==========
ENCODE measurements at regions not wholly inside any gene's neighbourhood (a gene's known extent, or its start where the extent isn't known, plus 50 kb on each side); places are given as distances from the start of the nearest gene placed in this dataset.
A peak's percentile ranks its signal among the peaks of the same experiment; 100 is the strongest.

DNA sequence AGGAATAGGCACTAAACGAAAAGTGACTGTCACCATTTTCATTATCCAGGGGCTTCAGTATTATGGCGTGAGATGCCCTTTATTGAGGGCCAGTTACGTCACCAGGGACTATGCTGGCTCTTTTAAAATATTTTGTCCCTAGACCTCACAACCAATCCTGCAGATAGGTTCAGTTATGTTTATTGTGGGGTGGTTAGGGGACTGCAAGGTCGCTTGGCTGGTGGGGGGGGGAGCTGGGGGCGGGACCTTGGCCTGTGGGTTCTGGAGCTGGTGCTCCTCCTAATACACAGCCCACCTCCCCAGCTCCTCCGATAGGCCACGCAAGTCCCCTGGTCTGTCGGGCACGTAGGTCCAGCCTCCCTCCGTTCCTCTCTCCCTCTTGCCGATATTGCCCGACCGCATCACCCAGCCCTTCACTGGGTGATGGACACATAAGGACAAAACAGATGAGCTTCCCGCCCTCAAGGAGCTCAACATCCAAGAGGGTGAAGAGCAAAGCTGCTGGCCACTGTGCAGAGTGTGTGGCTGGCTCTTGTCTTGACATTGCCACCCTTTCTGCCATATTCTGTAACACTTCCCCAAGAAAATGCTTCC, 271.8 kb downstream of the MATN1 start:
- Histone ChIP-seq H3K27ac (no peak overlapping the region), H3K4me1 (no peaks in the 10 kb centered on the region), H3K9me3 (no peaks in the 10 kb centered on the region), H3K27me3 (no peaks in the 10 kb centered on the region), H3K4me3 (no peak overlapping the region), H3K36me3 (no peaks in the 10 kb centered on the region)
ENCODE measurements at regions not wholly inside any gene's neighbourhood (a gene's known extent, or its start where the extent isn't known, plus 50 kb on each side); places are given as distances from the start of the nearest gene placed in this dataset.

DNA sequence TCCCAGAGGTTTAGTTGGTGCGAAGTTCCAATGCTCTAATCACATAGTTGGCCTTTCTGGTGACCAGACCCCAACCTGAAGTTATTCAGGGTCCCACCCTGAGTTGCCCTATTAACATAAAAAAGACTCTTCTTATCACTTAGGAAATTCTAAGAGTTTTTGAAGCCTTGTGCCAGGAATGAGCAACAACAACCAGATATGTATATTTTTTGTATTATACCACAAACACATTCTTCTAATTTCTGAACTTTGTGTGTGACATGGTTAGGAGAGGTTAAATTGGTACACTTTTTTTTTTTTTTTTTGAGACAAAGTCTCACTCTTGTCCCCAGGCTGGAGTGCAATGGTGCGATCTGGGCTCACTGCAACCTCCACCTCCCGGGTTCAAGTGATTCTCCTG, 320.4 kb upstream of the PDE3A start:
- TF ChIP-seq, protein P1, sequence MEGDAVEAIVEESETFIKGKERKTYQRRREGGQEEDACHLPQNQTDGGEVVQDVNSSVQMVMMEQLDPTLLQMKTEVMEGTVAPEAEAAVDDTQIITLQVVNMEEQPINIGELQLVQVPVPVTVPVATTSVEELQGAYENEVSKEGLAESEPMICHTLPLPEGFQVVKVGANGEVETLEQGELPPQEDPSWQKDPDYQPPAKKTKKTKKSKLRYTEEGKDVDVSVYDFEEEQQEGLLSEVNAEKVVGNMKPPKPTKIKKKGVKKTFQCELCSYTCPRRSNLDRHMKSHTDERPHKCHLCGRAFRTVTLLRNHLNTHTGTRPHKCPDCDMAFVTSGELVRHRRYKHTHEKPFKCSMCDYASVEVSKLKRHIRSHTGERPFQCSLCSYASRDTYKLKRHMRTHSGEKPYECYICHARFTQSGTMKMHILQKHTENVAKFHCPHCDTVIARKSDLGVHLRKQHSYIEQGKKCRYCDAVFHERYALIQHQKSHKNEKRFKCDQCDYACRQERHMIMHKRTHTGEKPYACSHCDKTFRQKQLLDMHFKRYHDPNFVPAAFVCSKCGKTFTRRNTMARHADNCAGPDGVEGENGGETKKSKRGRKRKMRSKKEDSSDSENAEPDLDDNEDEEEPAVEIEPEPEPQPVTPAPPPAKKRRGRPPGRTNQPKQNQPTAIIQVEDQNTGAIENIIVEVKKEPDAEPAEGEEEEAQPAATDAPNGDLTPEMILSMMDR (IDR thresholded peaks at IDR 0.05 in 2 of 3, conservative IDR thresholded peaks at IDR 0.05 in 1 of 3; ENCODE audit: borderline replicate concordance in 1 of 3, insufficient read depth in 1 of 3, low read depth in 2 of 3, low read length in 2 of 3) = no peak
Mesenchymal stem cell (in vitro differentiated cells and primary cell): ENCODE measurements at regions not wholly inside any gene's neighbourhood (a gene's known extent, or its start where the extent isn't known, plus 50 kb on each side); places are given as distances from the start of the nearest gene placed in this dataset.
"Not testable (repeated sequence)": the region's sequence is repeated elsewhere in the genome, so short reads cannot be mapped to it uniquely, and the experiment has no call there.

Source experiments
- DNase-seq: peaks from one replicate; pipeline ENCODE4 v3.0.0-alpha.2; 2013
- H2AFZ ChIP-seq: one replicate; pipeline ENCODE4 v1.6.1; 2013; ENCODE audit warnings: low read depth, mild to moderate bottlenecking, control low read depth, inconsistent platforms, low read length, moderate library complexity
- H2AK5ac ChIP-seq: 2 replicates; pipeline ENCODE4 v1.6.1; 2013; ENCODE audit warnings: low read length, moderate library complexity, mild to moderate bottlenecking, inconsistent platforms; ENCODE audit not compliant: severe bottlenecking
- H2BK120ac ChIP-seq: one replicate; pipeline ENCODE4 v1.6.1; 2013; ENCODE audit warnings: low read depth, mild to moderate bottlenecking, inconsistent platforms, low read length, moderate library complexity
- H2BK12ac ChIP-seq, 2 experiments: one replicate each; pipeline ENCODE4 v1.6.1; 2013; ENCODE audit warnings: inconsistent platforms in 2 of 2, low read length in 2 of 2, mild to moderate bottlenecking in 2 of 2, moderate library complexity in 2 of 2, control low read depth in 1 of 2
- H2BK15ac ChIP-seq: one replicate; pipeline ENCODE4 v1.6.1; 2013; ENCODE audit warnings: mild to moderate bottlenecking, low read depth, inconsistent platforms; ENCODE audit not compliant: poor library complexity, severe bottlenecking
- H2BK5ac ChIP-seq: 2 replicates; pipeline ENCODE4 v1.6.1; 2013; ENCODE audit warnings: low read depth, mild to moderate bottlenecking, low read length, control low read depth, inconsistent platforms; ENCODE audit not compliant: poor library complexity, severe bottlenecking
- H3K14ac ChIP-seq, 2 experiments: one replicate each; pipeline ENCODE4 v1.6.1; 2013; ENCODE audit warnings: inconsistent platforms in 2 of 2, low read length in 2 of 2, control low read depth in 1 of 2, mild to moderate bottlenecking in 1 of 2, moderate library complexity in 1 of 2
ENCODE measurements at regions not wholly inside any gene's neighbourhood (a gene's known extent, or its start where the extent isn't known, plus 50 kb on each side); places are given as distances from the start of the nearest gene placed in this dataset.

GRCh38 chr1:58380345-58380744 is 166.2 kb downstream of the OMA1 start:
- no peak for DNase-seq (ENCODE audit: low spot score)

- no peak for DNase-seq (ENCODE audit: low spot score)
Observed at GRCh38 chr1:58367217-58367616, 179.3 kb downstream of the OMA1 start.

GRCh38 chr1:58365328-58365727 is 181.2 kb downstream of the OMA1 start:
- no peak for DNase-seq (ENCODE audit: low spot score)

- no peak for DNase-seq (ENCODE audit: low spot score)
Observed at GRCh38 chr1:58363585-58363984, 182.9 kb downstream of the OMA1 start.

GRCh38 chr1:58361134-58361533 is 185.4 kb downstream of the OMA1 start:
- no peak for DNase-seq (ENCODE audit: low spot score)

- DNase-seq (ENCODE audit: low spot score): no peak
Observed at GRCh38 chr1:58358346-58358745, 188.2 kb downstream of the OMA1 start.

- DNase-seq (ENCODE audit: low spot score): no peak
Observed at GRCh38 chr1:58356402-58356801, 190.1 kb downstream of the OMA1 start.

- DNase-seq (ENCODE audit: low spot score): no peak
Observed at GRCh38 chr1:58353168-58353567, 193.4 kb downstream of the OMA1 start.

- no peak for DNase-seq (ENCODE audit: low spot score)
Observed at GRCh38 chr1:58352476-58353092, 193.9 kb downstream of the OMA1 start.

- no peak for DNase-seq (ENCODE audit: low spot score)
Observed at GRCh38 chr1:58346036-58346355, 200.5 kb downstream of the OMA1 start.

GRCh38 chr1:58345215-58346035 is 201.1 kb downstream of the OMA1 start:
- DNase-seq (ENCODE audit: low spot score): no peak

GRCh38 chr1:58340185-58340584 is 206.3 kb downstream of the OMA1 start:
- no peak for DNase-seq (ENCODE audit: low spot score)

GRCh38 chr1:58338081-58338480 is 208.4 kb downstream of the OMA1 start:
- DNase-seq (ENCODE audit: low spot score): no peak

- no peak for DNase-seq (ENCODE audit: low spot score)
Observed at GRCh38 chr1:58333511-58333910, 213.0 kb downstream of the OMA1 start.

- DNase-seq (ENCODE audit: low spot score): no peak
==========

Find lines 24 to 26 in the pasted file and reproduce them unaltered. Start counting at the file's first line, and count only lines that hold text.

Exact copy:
GRCh38 chr1:58365328-58365727 is 181.2 kb downstream of the OMA1 start:
- no peak for DNase-seq (ENCODE audit: low spot score)

- no peak for DNase-seq (ENCODE audit: low spot score)